of the said sum to the petitioner. The petition was laid before the parliament,
who referred it immediately to a committee. The owners of
the money and effects of the ship were granted 13,869 pounds by
the British government committee in 1756.
Rear Admiral - HMS Marlborough
90 gun, 2nd Rate ships
In the spring
of 1756, Policarpus was appointed to the Marlborough
as Rear Admiral. No
mention is made in either Charnock's Biographia
Navalis nor The Dictionary of National Biography
as to what Policarpus did while in England from
1748-1756. Taylor was appointed in June of 1756
to the Culloden,
with orders to go out with Sir Edward
(afterwards Lord) Hawke and join
her at Gibraltar.
Execution of Admiral Byng - 1757
Did the court martial and
execution of Admiral Byng affect Rear Admiral
Taylors dedication to serve? Admiral Taylor
brought the HMS Culloden
to England in 1757 and from that point on appears
to have had no more service.
In late May of
1756, Admiral Byng was engaged in battle with the
French. The HMS Minorca
was lost in the battle due to Byng failing
"to fight with sufficient vigour against the
French." Upon arriving in England in July
1756, Admiral Byng was arrested and
court-martialled under the Articles of War. The
ministry covered up its own failings in
preparations for the war and focused the blame on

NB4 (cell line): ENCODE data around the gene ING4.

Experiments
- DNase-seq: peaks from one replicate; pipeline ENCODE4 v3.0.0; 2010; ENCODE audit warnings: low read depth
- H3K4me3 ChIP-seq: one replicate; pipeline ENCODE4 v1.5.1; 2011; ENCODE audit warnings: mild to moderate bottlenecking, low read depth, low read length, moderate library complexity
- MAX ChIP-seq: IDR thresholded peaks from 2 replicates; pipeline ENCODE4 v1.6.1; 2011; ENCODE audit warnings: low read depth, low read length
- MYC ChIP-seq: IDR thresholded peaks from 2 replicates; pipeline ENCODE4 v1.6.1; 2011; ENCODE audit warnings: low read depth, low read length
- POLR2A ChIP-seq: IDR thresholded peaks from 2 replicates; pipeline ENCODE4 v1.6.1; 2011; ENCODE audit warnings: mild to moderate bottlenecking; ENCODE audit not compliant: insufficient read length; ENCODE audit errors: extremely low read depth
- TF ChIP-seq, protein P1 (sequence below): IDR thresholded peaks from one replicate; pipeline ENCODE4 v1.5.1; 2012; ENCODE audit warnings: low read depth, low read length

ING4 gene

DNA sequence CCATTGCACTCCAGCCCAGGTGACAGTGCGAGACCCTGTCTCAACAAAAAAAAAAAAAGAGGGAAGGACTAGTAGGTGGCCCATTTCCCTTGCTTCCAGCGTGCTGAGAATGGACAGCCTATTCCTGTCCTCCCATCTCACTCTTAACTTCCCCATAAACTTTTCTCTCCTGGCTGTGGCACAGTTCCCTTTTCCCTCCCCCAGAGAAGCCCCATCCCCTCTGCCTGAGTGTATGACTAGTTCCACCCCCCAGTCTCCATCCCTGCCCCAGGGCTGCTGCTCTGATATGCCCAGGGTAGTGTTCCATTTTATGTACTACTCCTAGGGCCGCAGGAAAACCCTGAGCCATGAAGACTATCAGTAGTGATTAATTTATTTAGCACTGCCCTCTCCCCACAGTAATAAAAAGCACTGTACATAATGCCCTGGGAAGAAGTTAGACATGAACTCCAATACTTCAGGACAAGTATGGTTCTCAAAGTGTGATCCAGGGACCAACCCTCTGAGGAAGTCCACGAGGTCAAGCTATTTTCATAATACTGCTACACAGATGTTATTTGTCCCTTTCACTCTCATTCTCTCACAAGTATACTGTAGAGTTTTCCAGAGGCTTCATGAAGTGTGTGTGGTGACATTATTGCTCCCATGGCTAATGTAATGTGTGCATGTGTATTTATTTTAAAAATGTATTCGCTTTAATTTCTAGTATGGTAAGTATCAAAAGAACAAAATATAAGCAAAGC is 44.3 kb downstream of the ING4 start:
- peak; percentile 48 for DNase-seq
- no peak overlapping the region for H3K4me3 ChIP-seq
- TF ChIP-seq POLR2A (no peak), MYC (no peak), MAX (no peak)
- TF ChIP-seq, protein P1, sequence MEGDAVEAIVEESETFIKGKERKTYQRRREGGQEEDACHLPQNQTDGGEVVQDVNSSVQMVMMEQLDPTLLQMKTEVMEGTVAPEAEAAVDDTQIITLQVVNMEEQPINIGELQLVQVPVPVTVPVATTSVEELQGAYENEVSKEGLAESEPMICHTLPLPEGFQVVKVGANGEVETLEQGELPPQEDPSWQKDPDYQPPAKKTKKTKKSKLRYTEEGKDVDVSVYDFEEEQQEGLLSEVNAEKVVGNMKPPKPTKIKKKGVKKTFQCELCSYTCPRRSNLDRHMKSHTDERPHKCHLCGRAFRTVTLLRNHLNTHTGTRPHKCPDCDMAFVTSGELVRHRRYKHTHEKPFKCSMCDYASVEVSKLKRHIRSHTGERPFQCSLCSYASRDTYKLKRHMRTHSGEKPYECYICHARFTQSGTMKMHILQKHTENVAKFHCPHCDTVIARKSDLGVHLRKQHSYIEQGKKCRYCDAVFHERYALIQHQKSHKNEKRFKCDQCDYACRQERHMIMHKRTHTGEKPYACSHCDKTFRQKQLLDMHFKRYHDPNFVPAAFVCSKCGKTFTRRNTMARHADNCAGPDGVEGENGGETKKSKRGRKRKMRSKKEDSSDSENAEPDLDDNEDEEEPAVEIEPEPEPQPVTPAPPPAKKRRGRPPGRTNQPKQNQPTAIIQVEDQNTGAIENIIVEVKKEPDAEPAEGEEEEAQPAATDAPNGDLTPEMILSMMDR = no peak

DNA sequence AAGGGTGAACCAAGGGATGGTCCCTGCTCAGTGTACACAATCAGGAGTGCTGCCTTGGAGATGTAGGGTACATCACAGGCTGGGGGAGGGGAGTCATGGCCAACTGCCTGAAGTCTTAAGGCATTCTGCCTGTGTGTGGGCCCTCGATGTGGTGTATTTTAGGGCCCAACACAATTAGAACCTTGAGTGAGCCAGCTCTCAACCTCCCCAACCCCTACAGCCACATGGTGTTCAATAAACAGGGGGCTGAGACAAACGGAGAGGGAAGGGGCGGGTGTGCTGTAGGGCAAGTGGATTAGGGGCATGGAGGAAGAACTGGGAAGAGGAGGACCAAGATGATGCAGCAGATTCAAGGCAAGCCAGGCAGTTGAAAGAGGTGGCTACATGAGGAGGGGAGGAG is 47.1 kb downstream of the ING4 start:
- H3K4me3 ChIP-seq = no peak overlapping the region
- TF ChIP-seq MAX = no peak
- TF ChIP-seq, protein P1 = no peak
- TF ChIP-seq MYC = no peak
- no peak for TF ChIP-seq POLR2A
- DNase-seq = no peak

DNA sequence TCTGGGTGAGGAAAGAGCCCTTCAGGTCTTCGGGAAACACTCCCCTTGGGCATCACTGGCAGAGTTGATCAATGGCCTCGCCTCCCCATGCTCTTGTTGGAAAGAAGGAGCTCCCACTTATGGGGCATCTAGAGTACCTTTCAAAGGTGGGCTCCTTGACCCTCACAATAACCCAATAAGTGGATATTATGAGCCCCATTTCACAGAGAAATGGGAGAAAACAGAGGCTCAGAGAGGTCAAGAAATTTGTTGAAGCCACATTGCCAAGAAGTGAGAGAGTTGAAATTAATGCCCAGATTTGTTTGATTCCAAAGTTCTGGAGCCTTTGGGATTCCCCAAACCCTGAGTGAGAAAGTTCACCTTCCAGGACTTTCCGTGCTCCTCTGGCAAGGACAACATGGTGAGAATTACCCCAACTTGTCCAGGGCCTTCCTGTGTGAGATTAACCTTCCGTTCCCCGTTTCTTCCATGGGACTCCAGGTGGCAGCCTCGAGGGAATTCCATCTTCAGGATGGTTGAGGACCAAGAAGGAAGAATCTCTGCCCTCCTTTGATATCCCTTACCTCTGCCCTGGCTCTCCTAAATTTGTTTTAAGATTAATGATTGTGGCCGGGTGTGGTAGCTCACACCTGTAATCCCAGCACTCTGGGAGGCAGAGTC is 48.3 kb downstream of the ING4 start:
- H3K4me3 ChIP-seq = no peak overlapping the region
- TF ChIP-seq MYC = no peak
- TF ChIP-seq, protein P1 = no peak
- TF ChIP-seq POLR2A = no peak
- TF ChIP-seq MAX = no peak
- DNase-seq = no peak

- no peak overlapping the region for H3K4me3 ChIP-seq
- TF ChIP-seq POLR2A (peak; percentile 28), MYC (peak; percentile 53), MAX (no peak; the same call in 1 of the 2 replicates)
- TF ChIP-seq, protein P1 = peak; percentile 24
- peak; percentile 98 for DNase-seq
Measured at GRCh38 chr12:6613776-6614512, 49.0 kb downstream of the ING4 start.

Did Rear Admiral Policarpus Taylor participate
in politics? In the ten year interim between a
naval officer becoming a Post Captain and
promotion to an Admiral, he could serve in the
House of Commons or on the Board of Admiralty.
Life at sea had many perils. The number one
killer of men was disease. Lack of citrus fruits
resulted in scurvy. Tropical diseases, distemper,
smallpox, and yellow fever were frequently
brought in to seaports in London and spread to
the general population. Moreover, loss of limbs
was common among seamen.
Rear Admiral 1757-1762
retired from the service, in 1762, with the rank
and half-pay of a read-admiral on the
British Navy had four type of Rear Admirals. The
"red" was titled "Admiral",
the "white" was titled "Rear
Admiral," the "blue" was
titled "Vice Admiral"
and "yellow" for "Retired"
from service with a pension due to old age or a
health disability. This is commonly
referred to as "superannuated."
The Rear Admirals Superannuated upon half pay
of 17s 6d a day included nineteen men (Esquires) in 1781: